Israel is a complex society with tensions between state and religion, and the cultural rights of jews and arabs. Notwithstanding this, the state curriculum is standardized by the ministry of education and culture who allow few exceptions. The academic year runs from september through to july 6 days a week, and the teaching medium is either Arabic or Hebrew. Education is compulsory and free (although some materials must be bought).
Two years of nursery school are prescribed by law, as are the 8 years of primary education that follow. Here pupils learn the academic basics, as they prepare perhaps for the form of secondary education they may follow.
Four years of secondary education follow, all of which are free although only the first two are compulsory. Academic high schools prepare students for university, while comprehensive high schools provide a combination of academic and vocational training.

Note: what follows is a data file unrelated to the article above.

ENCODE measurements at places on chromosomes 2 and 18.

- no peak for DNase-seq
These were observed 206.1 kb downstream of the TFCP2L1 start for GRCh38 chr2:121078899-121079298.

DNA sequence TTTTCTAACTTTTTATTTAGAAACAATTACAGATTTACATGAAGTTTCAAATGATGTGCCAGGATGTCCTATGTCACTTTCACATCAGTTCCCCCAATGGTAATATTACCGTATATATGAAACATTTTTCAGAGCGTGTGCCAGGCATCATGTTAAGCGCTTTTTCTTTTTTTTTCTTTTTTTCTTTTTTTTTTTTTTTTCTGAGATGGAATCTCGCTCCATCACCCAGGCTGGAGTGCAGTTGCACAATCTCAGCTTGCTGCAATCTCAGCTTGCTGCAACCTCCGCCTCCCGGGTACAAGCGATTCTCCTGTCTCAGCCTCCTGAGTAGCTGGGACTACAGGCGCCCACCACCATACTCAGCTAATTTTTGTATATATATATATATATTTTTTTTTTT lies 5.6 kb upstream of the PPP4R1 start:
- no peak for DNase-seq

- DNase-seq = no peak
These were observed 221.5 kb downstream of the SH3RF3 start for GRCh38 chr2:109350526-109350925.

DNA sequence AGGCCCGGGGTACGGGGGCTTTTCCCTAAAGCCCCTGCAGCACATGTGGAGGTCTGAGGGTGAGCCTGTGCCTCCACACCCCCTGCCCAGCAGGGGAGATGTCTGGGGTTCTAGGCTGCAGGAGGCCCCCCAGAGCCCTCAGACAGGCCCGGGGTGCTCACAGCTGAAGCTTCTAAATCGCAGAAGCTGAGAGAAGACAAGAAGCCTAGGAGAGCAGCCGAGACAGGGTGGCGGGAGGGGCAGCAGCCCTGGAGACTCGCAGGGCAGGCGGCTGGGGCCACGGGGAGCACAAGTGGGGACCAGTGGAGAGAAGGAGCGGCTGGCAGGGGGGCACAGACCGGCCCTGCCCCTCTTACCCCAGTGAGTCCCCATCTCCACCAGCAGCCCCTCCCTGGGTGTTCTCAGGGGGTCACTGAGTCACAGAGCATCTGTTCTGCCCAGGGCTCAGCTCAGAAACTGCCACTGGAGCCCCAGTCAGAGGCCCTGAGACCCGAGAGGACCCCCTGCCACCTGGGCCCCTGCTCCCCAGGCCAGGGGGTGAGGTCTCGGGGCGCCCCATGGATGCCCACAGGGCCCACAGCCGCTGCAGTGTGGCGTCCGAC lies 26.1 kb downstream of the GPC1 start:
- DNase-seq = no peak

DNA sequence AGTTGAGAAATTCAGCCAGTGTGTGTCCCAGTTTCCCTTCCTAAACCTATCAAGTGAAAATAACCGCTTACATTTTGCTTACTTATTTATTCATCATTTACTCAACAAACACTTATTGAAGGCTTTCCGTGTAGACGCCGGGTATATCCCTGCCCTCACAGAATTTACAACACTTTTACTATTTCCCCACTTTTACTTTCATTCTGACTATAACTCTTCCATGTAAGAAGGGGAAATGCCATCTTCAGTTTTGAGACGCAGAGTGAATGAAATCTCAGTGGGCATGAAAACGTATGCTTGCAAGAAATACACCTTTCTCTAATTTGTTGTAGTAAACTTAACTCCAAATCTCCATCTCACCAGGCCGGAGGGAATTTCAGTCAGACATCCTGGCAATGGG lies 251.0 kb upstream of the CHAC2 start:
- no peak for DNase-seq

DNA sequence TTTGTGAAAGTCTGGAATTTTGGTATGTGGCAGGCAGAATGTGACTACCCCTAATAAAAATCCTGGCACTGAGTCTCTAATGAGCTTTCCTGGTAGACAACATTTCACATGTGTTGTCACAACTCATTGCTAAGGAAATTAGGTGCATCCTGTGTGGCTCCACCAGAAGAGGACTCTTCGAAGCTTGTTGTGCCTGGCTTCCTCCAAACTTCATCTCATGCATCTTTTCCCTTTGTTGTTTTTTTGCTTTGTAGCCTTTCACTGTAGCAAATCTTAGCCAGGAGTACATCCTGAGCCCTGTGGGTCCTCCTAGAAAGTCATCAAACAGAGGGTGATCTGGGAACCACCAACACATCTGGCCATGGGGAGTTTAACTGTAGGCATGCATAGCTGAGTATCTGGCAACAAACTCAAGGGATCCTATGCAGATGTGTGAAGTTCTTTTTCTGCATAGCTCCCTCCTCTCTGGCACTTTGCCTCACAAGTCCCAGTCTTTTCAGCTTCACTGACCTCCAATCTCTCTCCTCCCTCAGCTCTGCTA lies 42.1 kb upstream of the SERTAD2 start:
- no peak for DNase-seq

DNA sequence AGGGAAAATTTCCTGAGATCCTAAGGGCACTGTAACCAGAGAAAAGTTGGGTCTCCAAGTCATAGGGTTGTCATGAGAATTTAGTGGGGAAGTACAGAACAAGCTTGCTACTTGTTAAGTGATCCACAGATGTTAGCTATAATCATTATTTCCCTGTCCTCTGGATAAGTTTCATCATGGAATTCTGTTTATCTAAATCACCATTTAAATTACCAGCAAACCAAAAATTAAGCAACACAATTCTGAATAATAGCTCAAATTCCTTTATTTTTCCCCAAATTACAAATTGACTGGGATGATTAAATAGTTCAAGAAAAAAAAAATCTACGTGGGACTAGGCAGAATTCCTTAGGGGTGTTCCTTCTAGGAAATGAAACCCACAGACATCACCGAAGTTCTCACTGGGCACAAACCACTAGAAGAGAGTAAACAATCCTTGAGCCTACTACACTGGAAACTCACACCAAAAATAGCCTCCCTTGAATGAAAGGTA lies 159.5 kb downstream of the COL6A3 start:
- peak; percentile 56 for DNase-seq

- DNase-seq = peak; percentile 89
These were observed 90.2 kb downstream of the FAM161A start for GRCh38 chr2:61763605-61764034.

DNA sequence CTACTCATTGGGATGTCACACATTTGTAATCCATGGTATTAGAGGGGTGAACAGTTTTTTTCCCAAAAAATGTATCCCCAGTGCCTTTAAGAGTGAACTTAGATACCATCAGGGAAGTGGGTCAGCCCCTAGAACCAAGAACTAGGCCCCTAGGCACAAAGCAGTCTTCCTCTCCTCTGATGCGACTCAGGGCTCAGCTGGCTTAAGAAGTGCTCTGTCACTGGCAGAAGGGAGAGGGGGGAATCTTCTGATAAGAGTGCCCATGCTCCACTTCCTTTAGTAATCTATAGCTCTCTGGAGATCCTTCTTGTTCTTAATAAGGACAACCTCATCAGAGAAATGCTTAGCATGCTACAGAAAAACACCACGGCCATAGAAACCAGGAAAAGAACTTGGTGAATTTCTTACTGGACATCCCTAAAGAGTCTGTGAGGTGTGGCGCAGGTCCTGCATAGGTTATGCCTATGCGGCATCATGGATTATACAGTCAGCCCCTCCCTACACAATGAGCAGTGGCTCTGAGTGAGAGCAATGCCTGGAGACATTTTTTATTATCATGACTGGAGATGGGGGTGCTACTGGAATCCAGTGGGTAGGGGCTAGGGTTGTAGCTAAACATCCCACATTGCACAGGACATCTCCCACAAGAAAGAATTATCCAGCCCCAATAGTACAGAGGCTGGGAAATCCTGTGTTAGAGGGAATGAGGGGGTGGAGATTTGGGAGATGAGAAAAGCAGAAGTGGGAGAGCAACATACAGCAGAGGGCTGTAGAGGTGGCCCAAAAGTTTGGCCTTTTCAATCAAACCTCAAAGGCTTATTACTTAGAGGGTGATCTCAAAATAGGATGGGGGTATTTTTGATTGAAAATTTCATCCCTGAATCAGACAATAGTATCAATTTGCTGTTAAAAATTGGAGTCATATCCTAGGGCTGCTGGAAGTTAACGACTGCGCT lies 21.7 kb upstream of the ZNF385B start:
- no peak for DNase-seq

Vocational high schools either prepare students for practical careers, or provide the grounding for technical tertiary study for example in engineering and science. They are well-equipped and are feeders to the nation’s industrial strength.
There are seven Israeli universities for which students must pass the bagrut
entrance examination to enter. Other post-secondary institutions provide teaching and nursing training, as well as preparation for other technical and semi-professional careers.
The nation’s oldest university is the Israel Institute of Technology, which has educated 3 generations since being founded in 1924. It offers degrees in science and engineering, and architecture, industrial management, medicine and technical education too.